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Houston Population Expected to Exceed 7.1 Million by 2020

Published May 07, 2019 by Patrick Jankowski

Metro Houston added nearly 92,000 residents last year, boosting the region’s population to nearly 7.0 million. Since 2010, the Houston area has added nearly 1.1 million residents. Houston’s population should exceed 7.1 million by the end of the decade. 

Houston ranked third in the nation in overall population growth, third in net natural increase, and fourth in international migration in 2018. New York, Los Angeles and Chicago lost population, again, but not enough to endanger their rankings as the nation’s three most populous metros. 

Last year’s growth, however, was the weakest in 20 years. It came on the heels of tepid growth the year before. The region saw fewer births last year, an uptick in deaths, and a significant number of residents leaving Houston. If not for a surge in international migration, Houston’s population growth would have been weaker still.

For the second consecutive year, more people left Houston than moved here from other parts of the U.S. The U.S. Census Bureau estimates the loss at 19,500 residents over the two years. Earlier in the decade, domestic migration annually exceeded 60,000.

International migration set a record in 2018, topping the previous high reached in 2017. Over the past 20 years, domestic migration has been erratic but international migration has always been strongly positive for Houston.  

A large net natural increase in Houston’s population (i.e., resident births minus resident deaths) helped offset domestic out-migration last year. The number of births in Houston has risen steadily in recent years, peaking near 103,000 in 2017. Last year, however, the number of births dropped nearly four percent. 

Every county in the Houston metro area gained population last year, with Harris capturing the most residents. All the growth, however, came from the natural increase. Harris suffered negative domestic migration, which isn’t surprising since the county bore the brunt of Harvey’s impact. International migration though substantial, wasn’t to enough to offset the domestic outflow. Net migration was positive for the remaining eight counties, and all nine counties gained in total population, the growth concentrated in Brazoria, Fort Bend, Harris and Montgomery counties.

While the region’s job market isn’t the draw it once was, other factors (warmer weather, affordable housing, family ties, friendly business climate) are likely to continue to draw people to the region. 

And Houston should continue to attract residents from abroad. Immigrants prefer metros that already have large populations of their fellow countrymen. Houston has a large foreign-born population—nearly one in four Houstonians was born abroad. The region also has a reputation for welcoming newcomers, whether they’re from New York or New Zealand. And Houston has become a global city, with 90 consulates, two international airports, the second busiest seaport in the nation, and nearly 1,000 foreign-owned companies with operations in Houston. 

How many residents might Houston add in the coming decade? The Perryman Group forecasts the nine-county metro area to reach 8.4 million by 2030. The Texas Demographic Center expects the nine-county region’s population to reach 8.7 million by 2028.

Click here for more on population growth. 

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Snapshot of Demographics, Cost of Living Highlighted in Houston Facts '19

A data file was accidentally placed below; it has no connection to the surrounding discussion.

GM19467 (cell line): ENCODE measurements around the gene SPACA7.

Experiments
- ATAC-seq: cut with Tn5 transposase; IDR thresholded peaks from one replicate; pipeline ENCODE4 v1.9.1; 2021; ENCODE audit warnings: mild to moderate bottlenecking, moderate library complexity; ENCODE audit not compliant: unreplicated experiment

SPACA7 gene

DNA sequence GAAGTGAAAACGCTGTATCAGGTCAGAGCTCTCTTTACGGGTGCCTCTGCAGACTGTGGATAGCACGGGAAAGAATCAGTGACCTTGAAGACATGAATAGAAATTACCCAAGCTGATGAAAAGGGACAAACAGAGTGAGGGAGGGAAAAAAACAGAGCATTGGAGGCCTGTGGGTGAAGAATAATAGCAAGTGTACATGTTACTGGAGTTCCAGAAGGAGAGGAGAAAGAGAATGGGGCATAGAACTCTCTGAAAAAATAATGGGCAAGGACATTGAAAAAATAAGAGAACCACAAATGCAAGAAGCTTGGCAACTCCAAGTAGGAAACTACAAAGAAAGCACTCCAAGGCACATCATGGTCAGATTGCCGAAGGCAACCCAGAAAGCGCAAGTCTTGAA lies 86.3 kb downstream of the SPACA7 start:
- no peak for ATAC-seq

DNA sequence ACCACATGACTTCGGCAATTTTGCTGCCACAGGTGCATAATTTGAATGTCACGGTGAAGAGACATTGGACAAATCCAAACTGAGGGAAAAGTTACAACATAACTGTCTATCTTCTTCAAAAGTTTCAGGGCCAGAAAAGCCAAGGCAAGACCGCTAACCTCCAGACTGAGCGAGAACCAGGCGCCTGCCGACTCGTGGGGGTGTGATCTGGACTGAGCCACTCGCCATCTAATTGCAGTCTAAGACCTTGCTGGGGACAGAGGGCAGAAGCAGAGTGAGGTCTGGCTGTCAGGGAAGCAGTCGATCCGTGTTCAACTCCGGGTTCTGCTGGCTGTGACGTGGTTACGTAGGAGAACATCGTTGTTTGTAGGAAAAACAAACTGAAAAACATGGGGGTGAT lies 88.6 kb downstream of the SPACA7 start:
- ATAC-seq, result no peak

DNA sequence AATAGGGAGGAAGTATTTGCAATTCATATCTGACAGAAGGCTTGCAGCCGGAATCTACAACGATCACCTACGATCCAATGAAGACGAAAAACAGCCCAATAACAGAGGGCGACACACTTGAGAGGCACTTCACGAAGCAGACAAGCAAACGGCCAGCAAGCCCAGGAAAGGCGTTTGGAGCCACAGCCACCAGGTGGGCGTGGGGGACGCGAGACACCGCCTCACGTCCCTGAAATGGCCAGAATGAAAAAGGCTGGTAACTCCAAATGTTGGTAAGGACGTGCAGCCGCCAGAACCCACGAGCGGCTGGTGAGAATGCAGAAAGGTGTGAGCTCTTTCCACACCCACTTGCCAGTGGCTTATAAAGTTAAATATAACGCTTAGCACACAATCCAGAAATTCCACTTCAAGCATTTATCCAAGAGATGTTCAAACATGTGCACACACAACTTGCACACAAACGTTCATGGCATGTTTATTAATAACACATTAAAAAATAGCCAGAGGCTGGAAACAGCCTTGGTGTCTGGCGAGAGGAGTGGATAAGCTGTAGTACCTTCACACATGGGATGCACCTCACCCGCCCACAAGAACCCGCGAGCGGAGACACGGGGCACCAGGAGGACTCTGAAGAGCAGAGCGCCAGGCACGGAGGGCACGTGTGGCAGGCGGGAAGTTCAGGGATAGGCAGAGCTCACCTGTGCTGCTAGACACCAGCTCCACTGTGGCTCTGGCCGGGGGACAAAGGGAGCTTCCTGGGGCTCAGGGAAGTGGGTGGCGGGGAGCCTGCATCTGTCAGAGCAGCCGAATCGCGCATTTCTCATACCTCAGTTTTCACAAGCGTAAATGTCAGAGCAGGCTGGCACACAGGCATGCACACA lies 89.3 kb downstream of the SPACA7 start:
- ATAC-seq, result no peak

The Greater Houston Partnership has released Houston Facts 2019, an annual publication that takes a deep dive on data around our region, from population and demographics to cost of living and the economy. Houston Facts has presented unvarnished information about the Houston region since 1959, and its predecessor publications – under different names, but with the same objective – date back to 1906. It has evolved into a concise almanac for the Houston region. Corporate planners, market analysts, students, relocation and site selection consultants, real estate professionals, government agencies and myriad others turn to it for authoritative information on this region. The Partnership’s Research team presented highlights from this year’s publication at the Houston Economy Council on August 6.  Here are just a few of those highlights. Demographics The Houston region is home to nearly 7 million people and is the 5th largest metro area (ahead of Washington, D.C., Miami, Philadelphia and Atlanta). According to Houston Facts, for the first time ever, the largest percentage of residents in Houston is Hispanic or Latino (37 percent). Houston is also home to many people who were born outside of the U.S. – nearly one in four Houstonians, or 1.6 million residents, are foreign-born. Learn more about Houston’s demographics on page 5 of the report.  Cost of Living When it comes to affordability, Houston is really high on the list. According to Houston Facts 2019, Houston is the third most affordable major metro among the nations 20 most populous metropolitan areas. Our living costs are over 26 percent below the average of those 20 metro areas, and our overall living costs are nearly four percent below the average for all U.S. metros. Housing costs are also a standout for Houston – they’re more than 46 percent below the average for the nation’s most populous metro areas and just over three percent below the average for all U.S. metros. Learn more about Houston’s cost of living on page 36 of the report.  Economy Over the past decade, Houston has endured two economic downturns (the Great Recession and the Fracking Bust) and two major storms (Hurricanes Ike and Harvey), yet the region has demonstrated remarkable growth and resiliency over that period. From ’08 to ’18, Houston gained 1.4 million residents, created more than 500,000 jobs and added $100 billion to its gross domestic product (GDP). The current economic outlook for Houston remains bright, and the region is on pace to add 71,000 jobs, build more than 30,000 single-family homes and handle more than $240 billion in foreign trade in 2019. Learn more about Houston’s economy on page 9 of the report.  Health Care Health care is a prominent industry in the Houston region. According to Houston Facts, the Texas Medical Center sees about 10 million patient visits annually, employs over 106,000 people and contributes $25 billion GDP to the Houston economy. TMC is also the 8th largest business district in the U.S. with 1,345 total acres. The future of TMC is TMC3, a multi-institutional 30-acre research campus that brings together the best institutions in clinical care, research and industry. The project, projected to be complete in 2022, is expected to create about 26,000 jobs and bring in more than $5 million to the Houston’s economy. Learn more about Houston’s health care on page 15 of Houston Facts.  Digital Tech and Innovation As the home of NASA’s Johnson Space Center and headquarters to the global energy industry, Houston has long been a global hub of engineering talent. In recent years, those skills have given rise to a thriving ecosystem of digital technology companies, and Houston’s innovation ecosystem continues to grow at an impressive rate. According to Houston Facts, Houston has the 12th largest tech sector in the U.S. with more than 227,000 tech workers. Nearly two-thirds of Houston’s high-tech workers are employed in industries other than computers and software. In addition to startups, coworking spaces, incubators and accelerators, Houston is also home to Houston Exponential, formed in 2017 to grow the city’s digital startup ecosystem. The Innovation District in Midtown is also core to Houston’s innovation ecosystem, with The Ion to serve as the central hub of the district. Learn more about Houston’s innovation ecosystem on page 21 of the report.  Click here for the full Houston Facts 2019 report. Learn more about the Houston Economy Council here.